Buy- and sell-side panellists speaking on day 1 of the TradeTech FX Europe 2023 conference have confirmed that the use of algorithms in FX swaps trading is not at the forefront of their minds.
Speakers agreed the FX swaps market – which is known to be far behind other instruments in terms of electronification – is undergoing a much-needed technological evolution thanks to necessary internal and external investment in the long-neglected credit system.
“The electronification of pricing in swaps has been around for 25 years, the second wave of electronification came around risk management and the third wave is now focused on electronic hedging,” said Simon Jones, chief growth officer at 360T.
360T is attempting to drive innovation in the FX swaps space with the launch of a new mid-book execution venue with visible bids and offers and API capabilities. Also set to launch is 24 Exchange’s new swaps electronic streaming platform aimed at bringing greater electronification to the market.
“There have been complexities around credit and holding a street price, but this is getting investment now,” said Paul Millward, head of product at 24 Exchange. “There has been a lack of infrastructure and demand has also held back development in this space. Divisions in responsibility between FX and STIRT have probably contributed to why electronification hasn’t happened in this market yet.”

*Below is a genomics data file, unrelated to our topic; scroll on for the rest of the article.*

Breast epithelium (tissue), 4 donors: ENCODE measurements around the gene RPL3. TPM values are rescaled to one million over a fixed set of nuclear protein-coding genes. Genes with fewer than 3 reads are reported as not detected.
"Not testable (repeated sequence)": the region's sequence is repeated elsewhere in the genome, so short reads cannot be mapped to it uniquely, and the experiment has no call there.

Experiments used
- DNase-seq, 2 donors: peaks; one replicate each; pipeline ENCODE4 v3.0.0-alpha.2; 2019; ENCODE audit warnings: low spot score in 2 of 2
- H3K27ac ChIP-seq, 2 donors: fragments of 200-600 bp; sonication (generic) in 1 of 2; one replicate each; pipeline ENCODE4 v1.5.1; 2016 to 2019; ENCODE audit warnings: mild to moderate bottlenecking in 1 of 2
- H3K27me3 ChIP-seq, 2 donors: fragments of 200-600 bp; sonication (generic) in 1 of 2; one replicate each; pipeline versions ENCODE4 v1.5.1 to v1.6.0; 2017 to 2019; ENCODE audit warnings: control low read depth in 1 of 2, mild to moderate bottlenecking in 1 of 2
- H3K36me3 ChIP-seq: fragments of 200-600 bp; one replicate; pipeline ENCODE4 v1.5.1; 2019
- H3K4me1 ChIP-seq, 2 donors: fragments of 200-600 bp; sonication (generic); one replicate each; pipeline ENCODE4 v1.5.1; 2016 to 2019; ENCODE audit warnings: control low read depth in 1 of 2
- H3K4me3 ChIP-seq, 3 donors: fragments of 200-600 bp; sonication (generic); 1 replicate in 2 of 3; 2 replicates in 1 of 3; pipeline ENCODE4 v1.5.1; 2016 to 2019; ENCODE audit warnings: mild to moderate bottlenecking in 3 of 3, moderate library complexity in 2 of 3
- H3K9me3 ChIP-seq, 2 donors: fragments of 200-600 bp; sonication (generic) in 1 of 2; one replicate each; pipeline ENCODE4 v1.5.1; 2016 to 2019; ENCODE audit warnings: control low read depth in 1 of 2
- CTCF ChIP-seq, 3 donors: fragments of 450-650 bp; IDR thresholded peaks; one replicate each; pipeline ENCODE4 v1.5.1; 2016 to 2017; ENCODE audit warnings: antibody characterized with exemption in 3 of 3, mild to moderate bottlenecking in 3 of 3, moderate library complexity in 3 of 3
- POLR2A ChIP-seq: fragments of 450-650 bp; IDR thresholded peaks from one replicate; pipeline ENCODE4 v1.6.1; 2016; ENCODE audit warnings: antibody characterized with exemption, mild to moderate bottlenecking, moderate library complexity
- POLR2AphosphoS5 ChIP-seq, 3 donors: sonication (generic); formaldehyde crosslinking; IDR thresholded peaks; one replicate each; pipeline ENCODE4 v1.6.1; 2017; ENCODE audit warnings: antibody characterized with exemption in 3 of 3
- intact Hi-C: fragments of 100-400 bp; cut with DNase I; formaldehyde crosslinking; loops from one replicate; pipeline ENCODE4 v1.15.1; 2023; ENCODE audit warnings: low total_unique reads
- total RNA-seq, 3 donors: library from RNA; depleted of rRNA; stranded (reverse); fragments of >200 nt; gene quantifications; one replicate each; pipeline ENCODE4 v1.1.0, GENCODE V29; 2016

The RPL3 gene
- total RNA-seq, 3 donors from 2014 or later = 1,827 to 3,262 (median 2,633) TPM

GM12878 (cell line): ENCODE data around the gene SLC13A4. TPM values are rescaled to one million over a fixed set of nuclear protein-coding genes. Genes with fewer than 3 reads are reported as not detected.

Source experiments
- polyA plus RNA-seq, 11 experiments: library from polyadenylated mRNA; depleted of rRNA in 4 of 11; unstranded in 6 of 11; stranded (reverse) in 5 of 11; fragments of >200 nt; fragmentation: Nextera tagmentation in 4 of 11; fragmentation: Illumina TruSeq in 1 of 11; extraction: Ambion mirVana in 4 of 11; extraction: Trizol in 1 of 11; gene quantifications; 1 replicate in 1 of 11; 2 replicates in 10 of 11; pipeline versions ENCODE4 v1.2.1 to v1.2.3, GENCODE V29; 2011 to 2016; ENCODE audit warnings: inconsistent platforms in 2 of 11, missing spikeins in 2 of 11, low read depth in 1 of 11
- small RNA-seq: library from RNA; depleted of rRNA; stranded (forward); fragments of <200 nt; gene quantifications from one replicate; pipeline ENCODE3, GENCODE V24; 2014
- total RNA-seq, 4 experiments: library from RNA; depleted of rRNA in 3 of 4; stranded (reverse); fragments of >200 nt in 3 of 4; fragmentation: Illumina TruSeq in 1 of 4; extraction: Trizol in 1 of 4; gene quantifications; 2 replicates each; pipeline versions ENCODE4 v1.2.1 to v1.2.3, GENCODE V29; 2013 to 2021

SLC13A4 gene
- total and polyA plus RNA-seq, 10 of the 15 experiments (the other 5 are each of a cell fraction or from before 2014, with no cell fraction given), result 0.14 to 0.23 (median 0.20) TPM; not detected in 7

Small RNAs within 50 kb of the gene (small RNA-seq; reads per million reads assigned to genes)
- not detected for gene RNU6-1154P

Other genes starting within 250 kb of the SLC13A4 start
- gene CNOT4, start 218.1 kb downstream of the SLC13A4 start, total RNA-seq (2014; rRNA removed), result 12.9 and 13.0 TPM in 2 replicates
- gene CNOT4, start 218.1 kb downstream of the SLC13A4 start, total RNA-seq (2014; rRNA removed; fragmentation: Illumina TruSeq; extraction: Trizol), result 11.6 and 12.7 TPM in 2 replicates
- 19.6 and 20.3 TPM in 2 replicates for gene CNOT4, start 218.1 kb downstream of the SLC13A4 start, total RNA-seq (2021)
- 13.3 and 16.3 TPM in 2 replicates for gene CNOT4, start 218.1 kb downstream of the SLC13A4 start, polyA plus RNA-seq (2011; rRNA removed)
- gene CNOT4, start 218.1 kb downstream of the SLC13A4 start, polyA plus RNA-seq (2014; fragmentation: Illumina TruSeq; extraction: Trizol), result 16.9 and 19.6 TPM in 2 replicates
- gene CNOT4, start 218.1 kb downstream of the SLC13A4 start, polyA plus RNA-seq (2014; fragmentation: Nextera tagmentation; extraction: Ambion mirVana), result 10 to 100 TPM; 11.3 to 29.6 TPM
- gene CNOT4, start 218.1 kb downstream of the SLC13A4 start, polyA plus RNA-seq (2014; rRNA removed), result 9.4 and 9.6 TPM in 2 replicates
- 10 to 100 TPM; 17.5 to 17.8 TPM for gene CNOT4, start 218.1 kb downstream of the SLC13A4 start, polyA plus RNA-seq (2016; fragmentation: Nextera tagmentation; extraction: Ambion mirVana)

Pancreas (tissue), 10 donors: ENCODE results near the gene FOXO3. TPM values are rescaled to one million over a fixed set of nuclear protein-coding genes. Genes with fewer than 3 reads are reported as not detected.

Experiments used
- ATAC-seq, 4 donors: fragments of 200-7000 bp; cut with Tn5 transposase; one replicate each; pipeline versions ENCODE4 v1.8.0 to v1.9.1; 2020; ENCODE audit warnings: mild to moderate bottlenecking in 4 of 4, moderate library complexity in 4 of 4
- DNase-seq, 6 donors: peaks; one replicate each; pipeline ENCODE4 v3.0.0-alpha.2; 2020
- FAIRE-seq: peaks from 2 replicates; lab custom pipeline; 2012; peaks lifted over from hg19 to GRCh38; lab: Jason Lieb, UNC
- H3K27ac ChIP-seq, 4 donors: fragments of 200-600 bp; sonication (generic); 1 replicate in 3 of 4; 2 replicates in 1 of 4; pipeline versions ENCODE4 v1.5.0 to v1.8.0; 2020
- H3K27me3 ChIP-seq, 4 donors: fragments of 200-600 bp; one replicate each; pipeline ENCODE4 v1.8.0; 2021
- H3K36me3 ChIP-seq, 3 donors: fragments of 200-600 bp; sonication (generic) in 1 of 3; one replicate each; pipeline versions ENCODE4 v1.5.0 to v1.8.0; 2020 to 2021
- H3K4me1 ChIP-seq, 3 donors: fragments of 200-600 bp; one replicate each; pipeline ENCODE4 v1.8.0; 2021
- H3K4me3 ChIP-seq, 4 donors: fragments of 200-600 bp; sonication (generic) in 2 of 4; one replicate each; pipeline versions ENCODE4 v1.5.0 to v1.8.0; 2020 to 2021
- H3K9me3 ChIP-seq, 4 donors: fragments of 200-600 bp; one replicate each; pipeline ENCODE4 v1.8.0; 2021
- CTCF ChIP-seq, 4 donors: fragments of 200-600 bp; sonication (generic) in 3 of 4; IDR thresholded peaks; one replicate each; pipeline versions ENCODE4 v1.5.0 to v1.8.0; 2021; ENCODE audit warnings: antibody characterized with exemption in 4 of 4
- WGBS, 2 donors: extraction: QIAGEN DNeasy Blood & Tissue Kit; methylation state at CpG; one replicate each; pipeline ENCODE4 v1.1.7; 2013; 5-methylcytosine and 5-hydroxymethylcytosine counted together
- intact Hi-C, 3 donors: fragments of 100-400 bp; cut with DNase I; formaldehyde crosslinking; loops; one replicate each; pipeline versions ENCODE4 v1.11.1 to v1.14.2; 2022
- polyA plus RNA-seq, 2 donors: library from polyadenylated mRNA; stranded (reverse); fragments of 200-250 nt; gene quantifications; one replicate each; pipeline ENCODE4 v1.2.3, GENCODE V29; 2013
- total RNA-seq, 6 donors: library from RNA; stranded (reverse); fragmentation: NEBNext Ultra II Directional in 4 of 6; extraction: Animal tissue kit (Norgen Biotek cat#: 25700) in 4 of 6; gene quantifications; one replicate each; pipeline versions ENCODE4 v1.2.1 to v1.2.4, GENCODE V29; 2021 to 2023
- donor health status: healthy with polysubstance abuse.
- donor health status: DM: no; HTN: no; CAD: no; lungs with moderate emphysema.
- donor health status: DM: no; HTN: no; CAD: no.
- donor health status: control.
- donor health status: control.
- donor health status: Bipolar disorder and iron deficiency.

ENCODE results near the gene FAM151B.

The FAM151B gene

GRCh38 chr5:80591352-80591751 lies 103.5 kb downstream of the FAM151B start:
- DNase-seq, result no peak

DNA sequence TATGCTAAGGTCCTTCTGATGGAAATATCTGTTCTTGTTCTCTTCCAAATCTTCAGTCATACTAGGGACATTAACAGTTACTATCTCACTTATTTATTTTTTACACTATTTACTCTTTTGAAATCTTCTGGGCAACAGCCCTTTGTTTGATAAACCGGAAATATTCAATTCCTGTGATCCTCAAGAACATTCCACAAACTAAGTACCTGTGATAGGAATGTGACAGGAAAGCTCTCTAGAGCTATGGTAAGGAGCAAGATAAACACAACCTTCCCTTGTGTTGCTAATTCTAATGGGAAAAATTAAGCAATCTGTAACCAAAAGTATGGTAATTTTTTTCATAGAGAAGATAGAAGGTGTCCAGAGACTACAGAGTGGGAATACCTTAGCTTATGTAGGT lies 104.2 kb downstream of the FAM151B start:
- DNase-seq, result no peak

However, while all panellists agreed greater electronification was positive for aspects such as access to axes and greater efficiency of trading, those representing the buy and sell-side on today’s panel said they were not currently interested in the use of algorithms for FX swaps.
“It’s not a main priority for us at the moment. It needs good TCA. We are currently 85% automated and do we want to go further? I don’t think so,” said Emmanuel Hurault, credit, FX, rates, and derivatives trader at Groupama Asset Management.
“We need good relationships and there is a human factor in that. We have specific problems that occur that you need a human to solve. The markets for G10 currencies are very liquid but for emerging markets not so much. I’m not convinced electronification will solves problems as related to liquidity. I need human contact.”
This was corroborated by sell-side panellist Ben Pearson, co-head of global G10 and PM STIRT [short term interest rate trading] at UBS. “Swaps algos are not at the forefront of our thoughts now. We don’t think it’s possible to build FX swaps algos to manage the STIRT franchise due to the market structure we find ourselves within.”
“The world owns more US assets than the US owns the rest of the world. There is a constant US dollar supply mismatch. We have certain periods of very high monthly flow and if we want to get risk flat when this is happening things could unravel very fast.”